About 75% of our total sleep time is spent in non-rapid eye movement (NREM) sleep, during which the brain produces a stereotypical slow oscillatory activity that spreads across the cortex. Research has identified regions impacted by tinnitus that are known to prominently express  slow-wave activity during NREM sleep. This spatial overlap between brain regions suggests a dynamic interaction between the two seemingly separate activities. First author Linus Milinski said: “It could explain why interrupted sleep is such a common symptom in tinnitus patients. Tinnitus activity might be reduced during intense NREM sleep. But as sleep pressure decreases, and with it the drive of the brain to express slow-wave activity, aberrant brain activity could regain its potential to affect the brain on a wide scale as observed during wakefulness in tinnitus patients.

Watch a complete outline from Linus Milinski in the below video abstract (via the BRAIN Journals YouTube channel):

Follow this link for the full text of Linus Milinski's narration

The researchers not only describe the mechanism underlying the interference of tinnitus with sleep; they also issue a framework for future research that could ultimately lead to the development of new clinical guidelines for treating tinnitus. Linus Milinski said: “While research towards understanding tinnitus has progressed in recent years, a breakthrough for treatment development is still not in sight. The role of natural brain state dynamics has - surprisingly - been ignored in this endeavour. We make the case that widening the scope in tinnitus research towards the brain's natural dynamics will provide fruitful ground for understanding those of pathological nature.”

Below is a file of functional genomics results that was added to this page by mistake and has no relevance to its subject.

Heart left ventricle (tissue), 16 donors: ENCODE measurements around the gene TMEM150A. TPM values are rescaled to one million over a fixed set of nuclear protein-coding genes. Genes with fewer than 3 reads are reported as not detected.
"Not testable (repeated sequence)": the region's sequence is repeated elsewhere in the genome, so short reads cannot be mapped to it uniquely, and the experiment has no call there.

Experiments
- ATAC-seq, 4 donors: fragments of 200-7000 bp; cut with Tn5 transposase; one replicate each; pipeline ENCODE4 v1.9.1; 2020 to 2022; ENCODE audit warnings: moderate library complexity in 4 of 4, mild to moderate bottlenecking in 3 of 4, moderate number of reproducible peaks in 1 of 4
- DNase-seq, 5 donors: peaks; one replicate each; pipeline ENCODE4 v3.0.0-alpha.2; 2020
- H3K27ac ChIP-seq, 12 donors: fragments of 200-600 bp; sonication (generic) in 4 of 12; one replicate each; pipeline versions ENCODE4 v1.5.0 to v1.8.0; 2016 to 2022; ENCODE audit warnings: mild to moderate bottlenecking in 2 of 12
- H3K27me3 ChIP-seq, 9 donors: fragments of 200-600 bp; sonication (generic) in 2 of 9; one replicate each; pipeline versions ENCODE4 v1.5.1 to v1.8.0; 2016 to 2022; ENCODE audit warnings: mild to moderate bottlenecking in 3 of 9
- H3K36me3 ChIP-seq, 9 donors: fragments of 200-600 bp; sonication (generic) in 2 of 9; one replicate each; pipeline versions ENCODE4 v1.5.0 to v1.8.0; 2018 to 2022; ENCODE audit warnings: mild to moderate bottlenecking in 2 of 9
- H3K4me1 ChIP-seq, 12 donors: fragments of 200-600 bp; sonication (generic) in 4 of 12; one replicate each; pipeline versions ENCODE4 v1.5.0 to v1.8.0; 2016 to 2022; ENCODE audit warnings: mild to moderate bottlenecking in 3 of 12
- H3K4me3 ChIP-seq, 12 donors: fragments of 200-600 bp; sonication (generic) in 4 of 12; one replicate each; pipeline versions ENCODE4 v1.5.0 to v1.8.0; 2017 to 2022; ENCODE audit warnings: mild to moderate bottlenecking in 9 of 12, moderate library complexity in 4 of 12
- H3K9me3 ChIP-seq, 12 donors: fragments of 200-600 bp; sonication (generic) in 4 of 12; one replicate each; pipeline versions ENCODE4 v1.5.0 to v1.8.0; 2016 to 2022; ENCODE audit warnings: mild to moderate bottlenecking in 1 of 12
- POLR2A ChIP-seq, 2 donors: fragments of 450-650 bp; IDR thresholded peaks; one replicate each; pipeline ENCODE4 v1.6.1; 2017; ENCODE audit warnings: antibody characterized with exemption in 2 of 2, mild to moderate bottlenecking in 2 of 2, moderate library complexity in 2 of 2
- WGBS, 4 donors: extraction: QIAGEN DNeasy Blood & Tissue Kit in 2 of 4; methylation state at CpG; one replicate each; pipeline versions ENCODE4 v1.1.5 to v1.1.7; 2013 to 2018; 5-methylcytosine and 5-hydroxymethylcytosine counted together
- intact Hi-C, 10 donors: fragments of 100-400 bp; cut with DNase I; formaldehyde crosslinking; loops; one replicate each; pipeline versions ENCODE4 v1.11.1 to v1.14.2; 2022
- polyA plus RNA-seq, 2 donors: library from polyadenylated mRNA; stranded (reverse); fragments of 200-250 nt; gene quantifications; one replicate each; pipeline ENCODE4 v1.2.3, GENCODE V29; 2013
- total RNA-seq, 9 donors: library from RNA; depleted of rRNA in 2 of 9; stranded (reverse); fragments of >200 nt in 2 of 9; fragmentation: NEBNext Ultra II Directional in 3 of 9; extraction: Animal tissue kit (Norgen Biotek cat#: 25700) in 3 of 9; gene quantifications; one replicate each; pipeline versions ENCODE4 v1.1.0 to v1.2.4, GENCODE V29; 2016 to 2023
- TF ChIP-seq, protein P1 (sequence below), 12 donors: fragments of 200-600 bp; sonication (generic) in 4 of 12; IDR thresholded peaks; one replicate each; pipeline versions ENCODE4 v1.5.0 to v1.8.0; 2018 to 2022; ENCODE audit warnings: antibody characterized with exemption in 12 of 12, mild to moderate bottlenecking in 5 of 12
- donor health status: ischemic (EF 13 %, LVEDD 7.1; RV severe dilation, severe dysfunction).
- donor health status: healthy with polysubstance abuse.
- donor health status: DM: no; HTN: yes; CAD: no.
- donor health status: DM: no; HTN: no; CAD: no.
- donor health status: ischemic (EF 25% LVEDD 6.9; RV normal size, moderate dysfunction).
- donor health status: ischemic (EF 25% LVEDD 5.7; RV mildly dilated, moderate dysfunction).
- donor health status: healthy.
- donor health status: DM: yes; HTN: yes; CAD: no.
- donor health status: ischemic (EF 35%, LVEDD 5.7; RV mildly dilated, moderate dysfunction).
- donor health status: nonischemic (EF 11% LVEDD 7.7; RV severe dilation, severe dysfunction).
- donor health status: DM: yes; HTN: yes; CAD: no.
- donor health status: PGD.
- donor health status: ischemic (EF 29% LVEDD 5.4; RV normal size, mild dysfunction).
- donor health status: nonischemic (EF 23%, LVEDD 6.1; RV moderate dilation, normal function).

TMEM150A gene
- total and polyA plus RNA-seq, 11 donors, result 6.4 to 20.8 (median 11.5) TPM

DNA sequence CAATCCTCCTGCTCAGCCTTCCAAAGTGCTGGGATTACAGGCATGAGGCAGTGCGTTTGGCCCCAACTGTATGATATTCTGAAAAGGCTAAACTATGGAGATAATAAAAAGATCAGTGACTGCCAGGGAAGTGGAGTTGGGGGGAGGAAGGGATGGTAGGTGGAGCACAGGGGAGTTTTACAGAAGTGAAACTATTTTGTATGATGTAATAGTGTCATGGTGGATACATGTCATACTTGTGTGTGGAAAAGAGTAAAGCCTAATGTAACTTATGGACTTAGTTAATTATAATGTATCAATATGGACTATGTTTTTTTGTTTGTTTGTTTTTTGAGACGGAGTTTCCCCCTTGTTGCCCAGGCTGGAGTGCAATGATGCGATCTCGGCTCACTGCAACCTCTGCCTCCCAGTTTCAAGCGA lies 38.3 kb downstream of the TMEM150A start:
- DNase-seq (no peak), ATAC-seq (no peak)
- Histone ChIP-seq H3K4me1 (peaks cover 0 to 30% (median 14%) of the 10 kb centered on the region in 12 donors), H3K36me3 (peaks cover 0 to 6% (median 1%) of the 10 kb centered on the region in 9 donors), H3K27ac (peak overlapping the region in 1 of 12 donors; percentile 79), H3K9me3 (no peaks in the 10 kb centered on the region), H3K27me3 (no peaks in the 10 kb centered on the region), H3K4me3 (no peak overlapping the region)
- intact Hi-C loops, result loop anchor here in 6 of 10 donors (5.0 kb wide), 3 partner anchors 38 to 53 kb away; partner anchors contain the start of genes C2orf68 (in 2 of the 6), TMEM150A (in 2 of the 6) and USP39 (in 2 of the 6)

Associate Professor Bajo Lorenzana concluded: “Our proposed mechanism could explain comorbidities so prominently seen in tinnitus patients and lead to a new angle in clinical and basic research. Furthermore, we describe how the brain's natural dynamics during sleep may be harnessed for tinnitus treatment and how sleep is ultimately linked to how tinnitus develops over time. These findings will help researchers to identify a time window where delivering a treatment for tinnitus will be most effective before it develops into a permanent condition. The findings may also provide information about how tinnitus affects sleep quality. This could lead to a new line of research looking at whether sleep could help to correct the abnormal brain activity that is linked to tinnitus.”

The full review, “Tinnitus: at a crossroad between phantom perception and sleep”, available to read in Brain Communications, is a collaboration between Linus Milinski, Dr Fernando Nodal, Professor Vladyslav Vyazovskiy, and Associate Professor Victoria Bajo Lorenzana.